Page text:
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Welcome to The United KinKdom!
I hope you enjoy your stay and be sure to subscribe to www.TheUnitedKinKdom.com so we can stay in touch.
My blog is dedicated to celebrating Afro hair and the experiences of UK Naturals. Dont be a stranger, spread the word and lets keep Uniting the KinKdom one curl at a time. International visitors are ALWAYS welcome. Enjoy!
Much Love Crystal Afro x
(Natural since Jan 2011) (Contact Me: crystalafro@hotmail.co.uk) View my complete profile

Sunday, 1 February 2015

BUDGET HAIR BLOGGING: 5 Favourite Ingredients

This post is for people like me, trying to make finances stretch over the January/Febraury period. 

I figured I'd share my most recent Budget Blogger hair mix with anyone who's also trying to limit their hair spending. These are my essential ingredients for mixing up my homemade deep conditioners.

Mayo vs Yoghurt 
My hair responds well to both of these and as I learned from @Naptural85,  Mayo tends leave my hair feeling slightly more moisturised than the yoghurt, while the yoghurt seems to leave my hair feeling slightly stronger than the mayo.
I usually choose one of these as a base, depending on what I think my hair needs most; then I follow up with a selecton from the following ingredients.
Olive Oil 
My hair doesnt really like olive oil. It doesnt seem to absorb very well for some reason (but thats just me). However, it does give my hair good slip, which is very important for reducing tangles and basically making the whole hair wash process A LOT easier.
I used to avoid honey as I found it quite a tricky one. To much and it just becomes a sticky problem. But I have found that with the right amount it seems to give a boost to the deep conditioner's moisturising ability. Apparently it's a natural humectant, which basically means it draws water towards it.
Coconut Milk
Aahhh my fave! 
My hair loves it. It seems to provide the perfect balance of stength and moisture to my hair. I think it's the combo of proteins & fatty acids that it contains.
This is my fave out of all 5 ingredients.
With that in mind, I recently mixed up all the above (minus the mayo, as I was more in need of a protein boost), with what I had left of my Shea Moisture DC. 
I tend to use this homemade method when I'm running low on, but not quite out of, my deep conditioners. You know when it's not enough to do the whole head but a bit too much to just throw away. I mix up what's left with some of my fave ingredients, so I have enough for at least one more session. 
This mix of Shea Moisture plus my faves, is what I used to give my hair a protein boost before I recently did that blowdry and trim.
You can find my other homemade hair mixes >here<.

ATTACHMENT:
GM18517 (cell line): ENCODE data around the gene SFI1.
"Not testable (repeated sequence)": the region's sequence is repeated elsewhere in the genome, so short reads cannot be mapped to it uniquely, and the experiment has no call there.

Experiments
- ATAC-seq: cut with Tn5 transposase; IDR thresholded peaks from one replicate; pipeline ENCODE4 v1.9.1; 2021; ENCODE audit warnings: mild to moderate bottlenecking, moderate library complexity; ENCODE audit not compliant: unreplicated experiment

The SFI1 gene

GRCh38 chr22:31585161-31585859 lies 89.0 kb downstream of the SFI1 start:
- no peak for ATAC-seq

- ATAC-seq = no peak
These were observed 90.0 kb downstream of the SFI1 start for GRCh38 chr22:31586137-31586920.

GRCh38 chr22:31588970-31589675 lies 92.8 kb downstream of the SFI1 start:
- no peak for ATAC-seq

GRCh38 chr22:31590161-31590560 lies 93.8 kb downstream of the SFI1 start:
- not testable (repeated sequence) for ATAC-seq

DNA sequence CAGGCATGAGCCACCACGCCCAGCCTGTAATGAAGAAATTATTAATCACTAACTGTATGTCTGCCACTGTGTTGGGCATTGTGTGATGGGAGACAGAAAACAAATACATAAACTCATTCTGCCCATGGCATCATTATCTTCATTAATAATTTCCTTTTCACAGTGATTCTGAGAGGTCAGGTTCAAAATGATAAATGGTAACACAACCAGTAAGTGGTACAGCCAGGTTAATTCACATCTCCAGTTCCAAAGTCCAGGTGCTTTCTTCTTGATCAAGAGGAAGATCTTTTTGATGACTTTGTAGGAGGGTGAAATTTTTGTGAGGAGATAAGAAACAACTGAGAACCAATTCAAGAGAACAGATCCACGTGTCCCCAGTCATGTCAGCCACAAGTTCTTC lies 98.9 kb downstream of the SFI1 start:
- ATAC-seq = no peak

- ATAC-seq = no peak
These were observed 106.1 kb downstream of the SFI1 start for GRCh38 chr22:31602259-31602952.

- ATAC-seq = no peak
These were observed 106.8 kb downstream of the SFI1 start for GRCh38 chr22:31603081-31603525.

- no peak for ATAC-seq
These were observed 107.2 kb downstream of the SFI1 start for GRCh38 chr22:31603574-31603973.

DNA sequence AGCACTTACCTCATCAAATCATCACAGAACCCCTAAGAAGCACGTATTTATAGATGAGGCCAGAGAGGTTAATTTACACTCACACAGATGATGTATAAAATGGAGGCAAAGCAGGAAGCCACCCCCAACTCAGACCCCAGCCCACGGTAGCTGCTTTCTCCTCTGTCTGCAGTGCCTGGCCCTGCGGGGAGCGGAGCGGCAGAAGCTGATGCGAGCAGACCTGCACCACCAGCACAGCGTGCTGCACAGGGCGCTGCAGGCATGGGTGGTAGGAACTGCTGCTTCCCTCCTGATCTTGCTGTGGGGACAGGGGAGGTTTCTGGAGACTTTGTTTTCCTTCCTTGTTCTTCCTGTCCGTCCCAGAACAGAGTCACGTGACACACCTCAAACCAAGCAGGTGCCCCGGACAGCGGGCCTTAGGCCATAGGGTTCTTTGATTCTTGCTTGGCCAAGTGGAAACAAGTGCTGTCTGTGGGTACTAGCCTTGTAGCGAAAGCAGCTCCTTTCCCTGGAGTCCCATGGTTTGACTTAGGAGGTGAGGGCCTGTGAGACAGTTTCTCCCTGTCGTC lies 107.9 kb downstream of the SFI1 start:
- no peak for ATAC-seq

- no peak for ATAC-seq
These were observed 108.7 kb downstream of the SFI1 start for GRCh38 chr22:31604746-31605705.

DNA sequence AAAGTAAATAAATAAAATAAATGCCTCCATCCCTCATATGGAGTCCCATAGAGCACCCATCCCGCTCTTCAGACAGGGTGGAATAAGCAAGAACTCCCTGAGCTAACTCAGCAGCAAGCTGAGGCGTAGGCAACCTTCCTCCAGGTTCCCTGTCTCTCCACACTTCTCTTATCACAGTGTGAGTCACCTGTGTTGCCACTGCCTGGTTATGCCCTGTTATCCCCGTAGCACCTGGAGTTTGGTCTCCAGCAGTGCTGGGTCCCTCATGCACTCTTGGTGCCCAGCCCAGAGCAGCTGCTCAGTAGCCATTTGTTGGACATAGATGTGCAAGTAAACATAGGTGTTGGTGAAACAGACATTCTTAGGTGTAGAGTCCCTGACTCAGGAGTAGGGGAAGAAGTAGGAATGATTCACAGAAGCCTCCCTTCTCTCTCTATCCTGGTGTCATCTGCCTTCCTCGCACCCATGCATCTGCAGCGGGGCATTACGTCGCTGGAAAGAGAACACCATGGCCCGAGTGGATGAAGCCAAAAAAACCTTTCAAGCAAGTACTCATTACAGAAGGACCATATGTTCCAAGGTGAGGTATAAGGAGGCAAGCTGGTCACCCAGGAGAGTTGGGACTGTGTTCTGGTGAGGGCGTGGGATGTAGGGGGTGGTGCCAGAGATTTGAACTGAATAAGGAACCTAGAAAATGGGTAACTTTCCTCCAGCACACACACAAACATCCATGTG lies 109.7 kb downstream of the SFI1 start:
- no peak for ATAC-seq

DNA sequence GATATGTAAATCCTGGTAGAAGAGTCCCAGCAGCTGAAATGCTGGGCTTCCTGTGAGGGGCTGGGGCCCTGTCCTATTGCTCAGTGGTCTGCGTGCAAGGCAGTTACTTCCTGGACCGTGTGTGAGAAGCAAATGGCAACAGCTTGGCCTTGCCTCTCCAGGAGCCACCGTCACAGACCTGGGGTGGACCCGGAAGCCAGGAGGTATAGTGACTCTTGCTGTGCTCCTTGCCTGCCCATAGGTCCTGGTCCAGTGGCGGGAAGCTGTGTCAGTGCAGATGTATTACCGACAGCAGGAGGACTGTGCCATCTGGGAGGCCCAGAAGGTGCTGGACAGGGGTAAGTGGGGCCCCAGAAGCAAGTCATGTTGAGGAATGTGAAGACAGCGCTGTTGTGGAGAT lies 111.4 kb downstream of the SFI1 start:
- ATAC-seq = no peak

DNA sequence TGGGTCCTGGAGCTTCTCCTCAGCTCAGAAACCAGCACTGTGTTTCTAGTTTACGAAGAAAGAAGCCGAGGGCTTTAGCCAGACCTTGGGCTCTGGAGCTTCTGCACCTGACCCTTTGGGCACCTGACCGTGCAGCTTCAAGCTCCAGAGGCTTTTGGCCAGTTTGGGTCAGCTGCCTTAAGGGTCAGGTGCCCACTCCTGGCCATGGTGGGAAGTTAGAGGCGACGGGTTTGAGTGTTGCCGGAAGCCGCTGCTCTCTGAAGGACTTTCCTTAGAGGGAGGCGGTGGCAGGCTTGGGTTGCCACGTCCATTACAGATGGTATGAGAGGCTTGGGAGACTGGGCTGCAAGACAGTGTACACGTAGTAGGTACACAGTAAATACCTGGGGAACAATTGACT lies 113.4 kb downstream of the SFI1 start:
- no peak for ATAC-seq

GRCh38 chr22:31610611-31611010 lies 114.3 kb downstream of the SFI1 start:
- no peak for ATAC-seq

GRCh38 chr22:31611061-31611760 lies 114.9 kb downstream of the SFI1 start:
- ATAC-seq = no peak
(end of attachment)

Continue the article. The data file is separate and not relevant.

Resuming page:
What are your fave ingredients?

Thursday, 29 January 2015


Over the last few years I seem to have unintentionally developed a habit of blowdrying and trimming my hair in January. 
I guess if we're going with the "New Year, New Hair" mantra, then there couldn't be a better time to get rid of those rachet ends.
For me however, it's simply a case of being completely reckless with my hair during the holiday season, then realising the damage I've caused, and the fact that there's no real form of repair, and that I'd be doing more harm than good by trying to hold onto those rough ends, that makes me desparate to get rid.
I prefer to blowdry my har straight(ish) before trimming it because it allows me to see the damaged ends more clearly than when my hair is coily.

1 - Wash and treat hair
I do a protein treatment to strengthen their hair in prepartion for the heat later.
You can learn more about protein treatments >here<.
2 - Blowdry hair in sections
(I'm not great at blowdrying my hair so I strongly reccomend searching youtube for some good vids.) I use the comb attachment and a high heat but on low force. I also use my Blended Beauty Straightening Glaze as my heat protectant.
3 - Trim Off Rough Ends
It's vital to use sharp hair scizzors when trimming or cutting your hair, or you're liable to do more harm to the strands. (Check out this article from Black Girl Long Hair, for more info)  
4 - Put those freshly exposed ends away and try to treat them better from now on!

Not everyone agrees with trimming Afro hair, because it usually 'seems' to takes so damn long to grow; and if you take care of the ends you don't need to trim them. 
However I think it's fine to trim afro hair and just like any other hair type, it's healthier for it.
Plus, I'm not always great at taking care of my ends, so when they're become nothing but a bushy mess of ssk's and splits, then I know they've gota go. Otherwise they make the process of doing my hair 10 times longer, by causing extra tangles.
Plus, it's not like damaged hair can ever truly be repaired, so I prefer to get rid.
If you are length obsessed, the downside to this method is not realising how much you've taken off. When the hair is straighted it's easy to become a bit deluded about length and cut off more than you realise.